Home/Gracy Olmstead/Husbands, Wives, and Work

Husbands, Wives, and Work

We’ve created a “toxic” workplace environment, writes Anne-Marie Slaughter over at the New York Times:

[W]e are losing women. America has unlocked the talent of its women in a way that few nations can match; girls are outpacing boys in high schools, universities and graduate schools and are now entering the work force at higher salaries. But the ranks of those women still thin significantly as they rise toward the top, from more than 50 percent at entry level to 10 to 20 percent in senior management. Far too many discover that what was once a manageable and enjoyable work-family balance can no longer be sustained — regardless of ambition, confidence or even a partner who shares tasks equally.

… This looks like a “women’s problem,” but it’s not. It’s a work problem — the problem of an antiquated and broken system. When law firms and corporations lose talented women who reject lock-step career paths and question promotion systems that elevate quantity of hours worked over quality of the work itself, the problem is not with the women. When an abundance of overly rigid workplaces causes 42 million American citizens to live day to day in fear that just one single setback will prevent them from being able to care for their children, it’s not their problem, but ours.

THE problem is with the workplace, or more precisely, with a workplace designed for the “Mad Men” era, for “Leave It to Beaver” families in which one partner does all the work of earning an income and the other partner does all the work of turning that income into care — the care that is indispensable for our children, our sick and disabled, our elderly. Our families and our responsibilities don’t look like that anymore, but our workplaces do not fit the realities of our lives.

She calls on businesses to “support care just as we support competition”—to have a wider range of parental leave policies, affordable and high-quality childcare services, more flexible work-from-home or part-time options, and even “reform of elementary and secondary school schedules to meet the needs of a digital rather than an agricultural economy” (I’m curious as to what these hours/schedules would look like).

Slaughter wrote a similar article for The Atlantic three years ago, in which she argued that “having it all” (the perfect work-life balance) was impossible for women—and that it’s society’s fault that they can’t.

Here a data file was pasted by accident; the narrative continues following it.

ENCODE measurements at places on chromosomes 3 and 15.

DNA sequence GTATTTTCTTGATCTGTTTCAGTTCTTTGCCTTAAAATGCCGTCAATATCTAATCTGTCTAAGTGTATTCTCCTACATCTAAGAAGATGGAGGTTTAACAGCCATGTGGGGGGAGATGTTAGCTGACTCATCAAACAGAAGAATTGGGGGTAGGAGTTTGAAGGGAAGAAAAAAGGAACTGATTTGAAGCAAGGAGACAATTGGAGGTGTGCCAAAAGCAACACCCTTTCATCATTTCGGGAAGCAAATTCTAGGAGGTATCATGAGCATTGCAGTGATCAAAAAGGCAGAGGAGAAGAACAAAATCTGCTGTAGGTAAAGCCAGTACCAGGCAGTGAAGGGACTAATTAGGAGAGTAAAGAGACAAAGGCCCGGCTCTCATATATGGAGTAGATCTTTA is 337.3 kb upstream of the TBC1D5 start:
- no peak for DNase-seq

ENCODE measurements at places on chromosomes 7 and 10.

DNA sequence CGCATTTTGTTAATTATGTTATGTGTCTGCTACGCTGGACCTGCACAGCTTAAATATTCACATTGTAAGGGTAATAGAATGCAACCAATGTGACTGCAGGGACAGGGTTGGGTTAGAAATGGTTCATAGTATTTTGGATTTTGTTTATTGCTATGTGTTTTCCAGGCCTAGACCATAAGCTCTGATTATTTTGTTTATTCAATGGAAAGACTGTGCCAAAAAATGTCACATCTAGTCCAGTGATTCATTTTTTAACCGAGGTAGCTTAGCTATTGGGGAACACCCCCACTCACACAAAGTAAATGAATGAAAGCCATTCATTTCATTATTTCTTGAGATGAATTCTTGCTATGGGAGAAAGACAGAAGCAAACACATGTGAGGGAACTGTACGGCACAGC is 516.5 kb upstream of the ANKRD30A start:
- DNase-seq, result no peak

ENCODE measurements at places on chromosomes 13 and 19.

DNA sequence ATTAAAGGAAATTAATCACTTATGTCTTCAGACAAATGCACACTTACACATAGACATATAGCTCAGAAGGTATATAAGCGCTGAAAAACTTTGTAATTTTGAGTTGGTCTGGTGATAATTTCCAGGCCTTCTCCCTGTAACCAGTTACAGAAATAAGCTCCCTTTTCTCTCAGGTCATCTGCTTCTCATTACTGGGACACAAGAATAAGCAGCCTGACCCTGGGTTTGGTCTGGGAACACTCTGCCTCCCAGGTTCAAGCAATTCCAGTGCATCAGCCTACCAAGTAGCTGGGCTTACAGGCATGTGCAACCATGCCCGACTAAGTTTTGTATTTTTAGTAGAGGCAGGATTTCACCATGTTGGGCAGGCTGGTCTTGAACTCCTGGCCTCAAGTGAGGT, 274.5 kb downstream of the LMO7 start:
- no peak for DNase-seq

Interestingly, her husband Andrew Moravscik just wrote a piece for The Atlantic last week describing his own experience as a stay-at-home dad, while his wife served as primary breadwinner during the years described in her earlier story. His perspective seems slightly different—perhaps slightly less political—than his wife’s: for while he acknowledges that the workforce has little room for either man or woman to build a prestigious, successful career while also serving as a highly-involved parent, he seems to indicate that this is more an issue of time and resources than a societal conspiracy or flaw.

[My wife and I] had bought into the prevailing wisdom among other dual-career families we knew: 50–50 parenting was not just desirable, but doable.

While our boys were young, it was. But then we hit a few obstacles that other two-career couples will likely find familiar. For one thing, taking turns was easier said than done. One spouse’s job responsibilities do not conveniently contract just as the other spouse’s duties expand. Nor are all careers created equal. From the beginning, Anne-Marie’s jobs at Harvard and Princeton imposed greater demands than mine, because she entered the university-administration track early on; she also accepted more outside leadership roles. And, as we learned, intense jobs tend to beget even more intense jobs—a phenomenon that, in Anne-Marie’s case, led to a deanship at Princeton, followed by one of the highest positions at the State Department, followed by the leadership of a major nonprofit.